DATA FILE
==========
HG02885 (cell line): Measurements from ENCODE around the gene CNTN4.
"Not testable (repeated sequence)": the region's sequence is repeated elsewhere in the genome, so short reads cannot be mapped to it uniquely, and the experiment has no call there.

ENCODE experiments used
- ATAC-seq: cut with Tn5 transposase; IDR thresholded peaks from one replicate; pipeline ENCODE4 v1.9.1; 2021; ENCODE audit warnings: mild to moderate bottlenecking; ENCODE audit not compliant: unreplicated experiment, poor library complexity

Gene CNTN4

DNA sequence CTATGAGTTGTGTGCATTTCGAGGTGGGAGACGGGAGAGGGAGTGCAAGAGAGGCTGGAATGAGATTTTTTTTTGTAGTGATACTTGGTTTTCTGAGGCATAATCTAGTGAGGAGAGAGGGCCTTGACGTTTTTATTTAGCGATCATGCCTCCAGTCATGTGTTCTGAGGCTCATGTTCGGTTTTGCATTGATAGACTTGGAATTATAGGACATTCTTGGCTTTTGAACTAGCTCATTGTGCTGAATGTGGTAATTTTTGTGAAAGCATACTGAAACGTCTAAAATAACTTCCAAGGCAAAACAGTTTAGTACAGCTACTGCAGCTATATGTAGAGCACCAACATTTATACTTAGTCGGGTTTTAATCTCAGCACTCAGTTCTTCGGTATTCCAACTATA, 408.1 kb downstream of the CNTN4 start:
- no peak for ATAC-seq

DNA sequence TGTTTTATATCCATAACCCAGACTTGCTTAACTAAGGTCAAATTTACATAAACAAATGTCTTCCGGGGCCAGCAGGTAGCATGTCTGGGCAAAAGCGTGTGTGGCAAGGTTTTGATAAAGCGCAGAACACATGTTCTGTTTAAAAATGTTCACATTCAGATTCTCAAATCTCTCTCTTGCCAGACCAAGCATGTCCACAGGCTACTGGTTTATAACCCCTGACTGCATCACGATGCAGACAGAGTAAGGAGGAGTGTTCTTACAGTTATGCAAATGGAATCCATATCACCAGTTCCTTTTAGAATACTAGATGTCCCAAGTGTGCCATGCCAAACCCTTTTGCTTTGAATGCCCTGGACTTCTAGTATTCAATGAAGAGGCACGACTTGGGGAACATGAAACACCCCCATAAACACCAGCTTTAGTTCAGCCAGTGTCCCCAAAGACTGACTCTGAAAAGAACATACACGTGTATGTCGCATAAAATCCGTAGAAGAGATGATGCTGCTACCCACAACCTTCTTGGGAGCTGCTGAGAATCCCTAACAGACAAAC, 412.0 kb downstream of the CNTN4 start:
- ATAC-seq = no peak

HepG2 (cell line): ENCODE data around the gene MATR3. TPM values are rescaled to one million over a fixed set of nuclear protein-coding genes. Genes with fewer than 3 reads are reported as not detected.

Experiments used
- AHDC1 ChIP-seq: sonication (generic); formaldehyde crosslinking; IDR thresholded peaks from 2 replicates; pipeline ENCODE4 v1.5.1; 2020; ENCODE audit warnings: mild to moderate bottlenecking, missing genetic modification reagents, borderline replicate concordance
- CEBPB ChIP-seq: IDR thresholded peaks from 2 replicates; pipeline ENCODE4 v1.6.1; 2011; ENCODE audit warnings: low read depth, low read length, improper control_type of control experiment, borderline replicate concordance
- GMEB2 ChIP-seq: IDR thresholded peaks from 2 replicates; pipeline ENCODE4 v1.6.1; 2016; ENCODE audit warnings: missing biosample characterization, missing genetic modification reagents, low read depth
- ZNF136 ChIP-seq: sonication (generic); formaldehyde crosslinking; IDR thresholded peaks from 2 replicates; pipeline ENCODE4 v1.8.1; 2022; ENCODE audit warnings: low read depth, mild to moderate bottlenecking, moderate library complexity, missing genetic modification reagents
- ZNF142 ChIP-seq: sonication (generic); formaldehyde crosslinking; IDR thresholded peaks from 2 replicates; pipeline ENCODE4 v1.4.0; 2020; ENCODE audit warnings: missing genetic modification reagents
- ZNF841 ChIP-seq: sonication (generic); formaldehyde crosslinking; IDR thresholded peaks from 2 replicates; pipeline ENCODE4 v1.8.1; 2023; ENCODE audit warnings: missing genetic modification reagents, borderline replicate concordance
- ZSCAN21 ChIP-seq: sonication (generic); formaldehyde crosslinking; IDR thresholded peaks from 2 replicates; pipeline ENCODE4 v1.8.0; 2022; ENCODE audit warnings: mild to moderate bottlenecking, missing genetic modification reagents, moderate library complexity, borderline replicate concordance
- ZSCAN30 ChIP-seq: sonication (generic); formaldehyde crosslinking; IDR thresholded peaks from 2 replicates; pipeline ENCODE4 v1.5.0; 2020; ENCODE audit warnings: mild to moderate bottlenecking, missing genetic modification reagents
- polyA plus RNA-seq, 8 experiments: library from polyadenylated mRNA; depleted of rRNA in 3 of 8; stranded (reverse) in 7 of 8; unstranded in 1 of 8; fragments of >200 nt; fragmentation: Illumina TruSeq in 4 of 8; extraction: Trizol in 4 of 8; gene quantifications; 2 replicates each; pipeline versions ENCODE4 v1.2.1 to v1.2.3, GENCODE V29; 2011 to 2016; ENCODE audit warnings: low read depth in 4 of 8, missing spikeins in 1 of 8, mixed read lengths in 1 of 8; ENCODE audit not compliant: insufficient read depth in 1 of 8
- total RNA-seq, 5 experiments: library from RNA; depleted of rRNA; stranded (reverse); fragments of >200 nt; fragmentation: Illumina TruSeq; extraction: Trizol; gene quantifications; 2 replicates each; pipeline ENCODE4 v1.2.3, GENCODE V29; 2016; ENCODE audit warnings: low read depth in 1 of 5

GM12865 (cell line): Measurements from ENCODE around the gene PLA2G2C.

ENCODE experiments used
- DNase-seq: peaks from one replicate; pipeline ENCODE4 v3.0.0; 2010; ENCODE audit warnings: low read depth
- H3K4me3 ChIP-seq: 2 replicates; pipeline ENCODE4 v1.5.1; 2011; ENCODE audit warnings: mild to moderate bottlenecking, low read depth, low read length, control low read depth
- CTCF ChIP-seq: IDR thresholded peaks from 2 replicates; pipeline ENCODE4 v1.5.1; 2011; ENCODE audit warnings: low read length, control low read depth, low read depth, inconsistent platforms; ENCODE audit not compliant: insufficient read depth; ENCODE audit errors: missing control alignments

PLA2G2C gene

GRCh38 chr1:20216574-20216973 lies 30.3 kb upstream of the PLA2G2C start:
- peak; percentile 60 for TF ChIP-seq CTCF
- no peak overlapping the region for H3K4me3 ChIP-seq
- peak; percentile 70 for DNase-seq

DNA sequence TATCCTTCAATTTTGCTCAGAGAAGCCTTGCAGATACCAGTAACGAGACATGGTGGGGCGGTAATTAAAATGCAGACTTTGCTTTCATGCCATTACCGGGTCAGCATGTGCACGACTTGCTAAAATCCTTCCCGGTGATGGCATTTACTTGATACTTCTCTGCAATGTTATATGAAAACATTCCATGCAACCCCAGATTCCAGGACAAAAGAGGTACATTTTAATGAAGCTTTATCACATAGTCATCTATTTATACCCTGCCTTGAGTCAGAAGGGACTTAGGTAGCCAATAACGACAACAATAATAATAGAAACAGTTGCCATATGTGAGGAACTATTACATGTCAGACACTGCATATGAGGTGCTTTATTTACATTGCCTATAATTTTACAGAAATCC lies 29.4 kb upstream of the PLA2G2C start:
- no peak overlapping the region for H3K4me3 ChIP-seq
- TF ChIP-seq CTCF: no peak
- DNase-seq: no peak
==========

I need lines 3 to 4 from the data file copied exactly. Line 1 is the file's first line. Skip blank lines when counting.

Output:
ENCODE experiments used
- ATAC-seq: cut with Tn5 transposase; IDR thresholded peaks from one replicate; pipeline ENCODE4 v1.9.1; 2021; ENCODE audit warnings: mild to moderate bottlenecking; ENCODE audit not compliant: unreplicated experiment, poor library complexity